The alpacas were part of a small exhibit by the Clackamas County 4-H club. 4-H (whose name is derived for the 4 H’s in its motto “head, hearts, hands and health”) is an international organization which was founded in 1902 in the United States. The goals of 4-H have always been focused on educating young people, especially in rural areas. The best comparison to be made might be to the Boy Scouts of America and the BSA’s international contemporaries, though 4-H is five years older than any permutation of the Scouts. But where the Scouts are focused on wilderness survival skills, 4-H is dedicated to hands-on learning, particularly in the fields of agriculture and husbandry. In 1904, this made a lot of sense. At the turn of the century, the United States was still a largely rural and agrarian nation. When 4-H was founded, the Tennessee Valley Authority and thus, modernization were almost 3 decades away for rural America. An organization that operated at the national and local level to create a curriculum that introduced children to the finer points of farming and animal husbandry was vital. The quintessential image of winning a ribbon at the county fair is even intractably linked to 4-H. But today in 2018, 4-H portrays itself differently.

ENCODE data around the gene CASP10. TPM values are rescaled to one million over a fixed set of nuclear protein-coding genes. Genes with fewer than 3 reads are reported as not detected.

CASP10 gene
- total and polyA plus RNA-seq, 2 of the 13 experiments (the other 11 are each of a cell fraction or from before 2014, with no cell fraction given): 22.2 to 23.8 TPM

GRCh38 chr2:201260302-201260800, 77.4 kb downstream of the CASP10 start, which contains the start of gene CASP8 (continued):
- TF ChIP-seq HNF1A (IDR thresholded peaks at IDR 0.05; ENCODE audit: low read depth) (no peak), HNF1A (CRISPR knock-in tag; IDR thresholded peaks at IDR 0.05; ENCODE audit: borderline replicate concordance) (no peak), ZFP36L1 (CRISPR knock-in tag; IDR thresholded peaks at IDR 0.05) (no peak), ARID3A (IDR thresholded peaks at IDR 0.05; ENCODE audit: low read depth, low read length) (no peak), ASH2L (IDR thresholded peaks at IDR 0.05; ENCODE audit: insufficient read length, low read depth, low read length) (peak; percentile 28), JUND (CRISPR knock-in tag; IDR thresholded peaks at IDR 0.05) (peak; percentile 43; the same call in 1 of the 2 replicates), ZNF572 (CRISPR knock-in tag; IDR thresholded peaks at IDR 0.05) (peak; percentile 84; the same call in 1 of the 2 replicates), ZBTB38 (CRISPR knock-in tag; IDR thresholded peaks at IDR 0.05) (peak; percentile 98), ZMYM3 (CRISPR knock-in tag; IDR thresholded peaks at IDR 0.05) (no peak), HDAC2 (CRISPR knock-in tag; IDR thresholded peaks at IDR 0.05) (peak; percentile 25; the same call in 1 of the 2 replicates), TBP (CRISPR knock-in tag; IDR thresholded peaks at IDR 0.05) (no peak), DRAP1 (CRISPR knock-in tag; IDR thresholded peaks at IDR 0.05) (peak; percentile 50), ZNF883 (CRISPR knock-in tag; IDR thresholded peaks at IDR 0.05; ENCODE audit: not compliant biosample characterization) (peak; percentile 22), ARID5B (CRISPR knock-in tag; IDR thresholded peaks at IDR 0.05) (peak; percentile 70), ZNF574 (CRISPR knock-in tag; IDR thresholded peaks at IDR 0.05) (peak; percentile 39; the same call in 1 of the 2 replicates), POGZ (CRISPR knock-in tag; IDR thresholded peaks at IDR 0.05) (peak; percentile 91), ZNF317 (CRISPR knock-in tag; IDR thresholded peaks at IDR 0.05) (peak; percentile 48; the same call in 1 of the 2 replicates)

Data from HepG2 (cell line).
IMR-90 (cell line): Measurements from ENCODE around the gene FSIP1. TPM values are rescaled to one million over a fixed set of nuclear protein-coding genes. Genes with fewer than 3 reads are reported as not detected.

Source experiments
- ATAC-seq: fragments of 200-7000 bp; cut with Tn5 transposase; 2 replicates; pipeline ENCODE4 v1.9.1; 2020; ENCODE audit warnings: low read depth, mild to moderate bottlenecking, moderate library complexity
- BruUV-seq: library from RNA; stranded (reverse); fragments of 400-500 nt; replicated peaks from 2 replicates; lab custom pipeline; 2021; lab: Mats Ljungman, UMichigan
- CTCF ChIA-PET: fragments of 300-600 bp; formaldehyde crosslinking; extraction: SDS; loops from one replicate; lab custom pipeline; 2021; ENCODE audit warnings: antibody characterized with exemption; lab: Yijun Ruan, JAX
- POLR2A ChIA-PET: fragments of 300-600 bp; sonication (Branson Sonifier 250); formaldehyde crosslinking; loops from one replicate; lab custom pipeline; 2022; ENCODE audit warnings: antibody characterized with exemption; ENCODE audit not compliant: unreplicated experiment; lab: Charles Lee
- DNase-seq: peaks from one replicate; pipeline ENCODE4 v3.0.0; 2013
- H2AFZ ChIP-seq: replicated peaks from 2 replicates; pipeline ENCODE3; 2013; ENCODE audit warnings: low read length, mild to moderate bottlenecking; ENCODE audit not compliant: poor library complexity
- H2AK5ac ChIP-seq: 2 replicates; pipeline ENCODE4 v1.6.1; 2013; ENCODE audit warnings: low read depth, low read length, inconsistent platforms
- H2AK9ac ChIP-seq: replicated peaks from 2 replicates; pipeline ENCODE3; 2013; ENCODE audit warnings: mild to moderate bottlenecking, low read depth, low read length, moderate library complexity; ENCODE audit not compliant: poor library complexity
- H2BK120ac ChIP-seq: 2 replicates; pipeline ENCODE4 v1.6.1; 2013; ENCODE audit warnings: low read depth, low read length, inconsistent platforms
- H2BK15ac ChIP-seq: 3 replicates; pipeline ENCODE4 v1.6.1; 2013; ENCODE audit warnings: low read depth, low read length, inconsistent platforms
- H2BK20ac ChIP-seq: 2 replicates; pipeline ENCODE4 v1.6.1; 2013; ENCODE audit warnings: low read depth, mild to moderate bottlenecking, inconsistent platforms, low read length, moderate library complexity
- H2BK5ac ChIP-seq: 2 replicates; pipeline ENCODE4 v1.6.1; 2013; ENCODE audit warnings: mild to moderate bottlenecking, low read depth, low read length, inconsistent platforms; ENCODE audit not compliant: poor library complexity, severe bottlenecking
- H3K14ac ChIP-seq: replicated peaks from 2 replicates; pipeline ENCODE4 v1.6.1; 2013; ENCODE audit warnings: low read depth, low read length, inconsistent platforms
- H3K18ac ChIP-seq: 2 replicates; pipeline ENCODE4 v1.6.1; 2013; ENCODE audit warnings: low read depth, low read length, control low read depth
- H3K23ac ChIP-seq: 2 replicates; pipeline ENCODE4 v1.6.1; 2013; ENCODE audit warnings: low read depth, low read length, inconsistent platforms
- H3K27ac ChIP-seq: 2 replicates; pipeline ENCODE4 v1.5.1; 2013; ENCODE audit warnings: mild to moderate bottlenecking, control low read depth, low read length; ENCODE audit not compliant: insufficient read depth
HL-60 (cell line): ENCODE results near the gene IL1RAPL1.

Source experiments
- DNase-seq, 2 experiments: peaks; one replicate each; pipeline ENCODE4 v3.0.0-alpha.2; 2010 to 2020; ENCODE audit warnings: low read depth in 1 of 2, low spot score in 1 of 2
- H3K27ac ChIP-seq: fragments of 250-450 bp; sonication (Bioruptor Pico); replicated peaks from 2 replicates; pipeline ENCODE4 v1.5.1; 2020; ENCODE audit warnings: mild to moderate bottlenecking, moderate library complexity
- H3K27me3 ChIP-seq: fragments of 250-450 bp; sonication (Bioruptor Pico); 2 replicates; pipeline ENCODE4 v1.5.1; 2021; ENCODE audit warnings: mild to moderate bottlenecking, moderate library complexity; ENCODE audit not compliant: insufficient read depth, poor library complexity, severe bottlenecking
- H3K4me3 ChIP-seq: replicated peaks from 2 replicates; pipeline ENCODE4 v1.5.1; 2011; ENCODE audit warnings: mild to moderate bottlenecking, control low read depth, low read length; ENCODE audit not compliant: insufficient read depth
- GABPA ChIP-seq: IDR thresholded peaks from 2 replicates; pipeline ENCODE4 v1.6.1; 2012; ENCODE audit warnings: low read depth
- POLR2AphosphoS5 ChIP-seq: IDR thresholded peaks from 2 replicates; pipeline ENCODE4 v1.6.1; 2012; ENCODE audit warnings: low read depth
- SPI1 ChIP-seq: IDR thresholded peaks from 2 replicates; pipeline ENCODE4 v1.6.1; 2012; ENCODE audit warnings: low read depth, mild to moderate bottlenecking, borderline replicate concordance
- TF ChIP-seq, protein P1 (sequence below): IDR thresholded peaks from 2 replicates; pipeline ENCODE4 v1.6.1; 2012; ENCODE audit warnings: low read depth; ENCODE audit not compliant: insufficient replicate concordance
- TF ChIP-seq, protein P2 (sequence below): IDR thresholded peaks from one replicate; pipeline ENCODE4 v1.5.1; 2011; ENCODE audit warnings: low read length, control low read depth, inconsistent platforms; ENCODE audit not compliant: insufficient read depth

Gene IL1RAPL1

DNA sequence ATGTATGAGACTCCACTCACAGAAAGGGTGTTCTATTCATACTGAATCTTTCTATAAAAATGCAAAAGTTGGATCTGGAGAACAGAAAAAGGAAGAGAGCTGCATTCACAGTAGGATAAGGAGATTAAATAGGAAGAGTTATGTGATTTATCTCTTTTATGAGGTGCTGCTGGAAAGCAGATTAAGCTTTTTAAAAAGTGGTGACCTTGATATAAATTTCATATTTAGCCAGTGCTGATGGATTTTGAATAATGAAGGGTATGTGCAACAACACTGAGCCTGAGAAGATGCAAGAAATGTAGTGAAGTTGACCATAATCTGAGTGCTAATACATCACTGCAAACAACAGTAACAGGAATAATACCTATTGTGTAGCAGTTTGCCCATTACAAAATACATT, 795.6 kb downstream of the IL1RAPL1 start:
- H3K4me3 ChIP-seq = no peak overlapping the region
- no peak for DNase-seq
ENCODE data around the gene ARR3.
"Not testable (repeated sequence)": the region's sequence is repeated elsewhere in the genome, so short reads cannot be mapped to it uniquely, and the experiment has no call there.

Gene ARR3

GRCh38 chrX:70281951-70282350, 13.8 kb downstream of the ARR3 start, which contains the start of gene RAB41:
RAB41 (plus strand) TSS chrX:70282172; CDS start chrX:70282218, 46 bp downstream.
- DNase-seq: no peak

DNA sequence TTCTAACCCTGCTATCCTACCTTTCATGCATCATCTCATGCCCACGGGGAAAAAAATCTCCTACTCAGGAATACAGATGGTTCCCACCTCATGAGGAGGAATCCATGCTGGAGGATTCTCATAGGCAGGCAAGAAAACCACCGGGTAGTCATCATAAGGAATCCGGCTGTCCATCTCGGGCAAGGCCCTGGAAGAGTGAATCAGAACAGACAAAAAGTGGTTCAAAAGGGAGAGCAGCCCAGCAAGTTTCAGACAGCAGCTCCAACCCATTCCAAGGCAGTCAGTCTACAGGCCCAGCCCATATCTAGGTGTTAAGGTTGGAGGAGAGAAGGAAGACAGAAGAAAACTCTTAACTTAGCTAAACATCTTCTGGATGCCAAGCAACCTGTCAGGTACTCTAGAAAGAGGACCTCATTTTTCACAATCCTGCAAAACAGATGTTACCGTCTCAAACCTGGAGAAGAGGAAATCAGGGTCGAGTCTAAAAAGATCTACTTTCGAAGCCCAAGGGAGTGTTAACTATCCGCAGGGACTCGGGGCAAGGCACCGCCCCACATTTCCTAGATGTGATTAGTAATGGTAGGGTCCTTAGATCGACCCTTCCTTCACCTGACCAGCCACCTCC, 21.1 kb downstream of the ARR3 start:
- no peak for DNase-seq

The Oregon branch of 4-H is operated through the Oregon State University Extension Service. OSU Extension is branch of the Oregon State education program that boasts branches in every county across the state. The purpose of the OSU Extension Service is to connect with communities and solve problems at the local level. So it makes sense for them to partner with 4-H as a youth outreach program. The brochures offered by the volunteers manning the Harvest Festival booth use evocative terms like “revolution,” to describe the current iteration of 4-H. It presents the idea that learning agricultural skills is revolutionary for kids and young people living today. And there’s some logic to that. The high schoolers on hand at the Festival were eager to explain the uses of alpaca fiber to guests and provide demonstrations. They brought products made with the fiber, including a handmade mat that was really quite impressive for a first effort. There’s definitely something to the idea that the ability to turn alpaca fiber into outwear is a novel skill among today’s youth. It’s part of an growing trend of positioning provincial skills as antithetical to urban living. It’s a popular trend, the type that advocates raising chickens in San Francisco. But while that might seem like a Silicon Valley trend, 4-H is far more pragmatic and sensible. While I might not agree about it being “revolutionary,” I can, speaking as an Eagle Scout, acquiesce to the good in young people learning practical outdoor skills.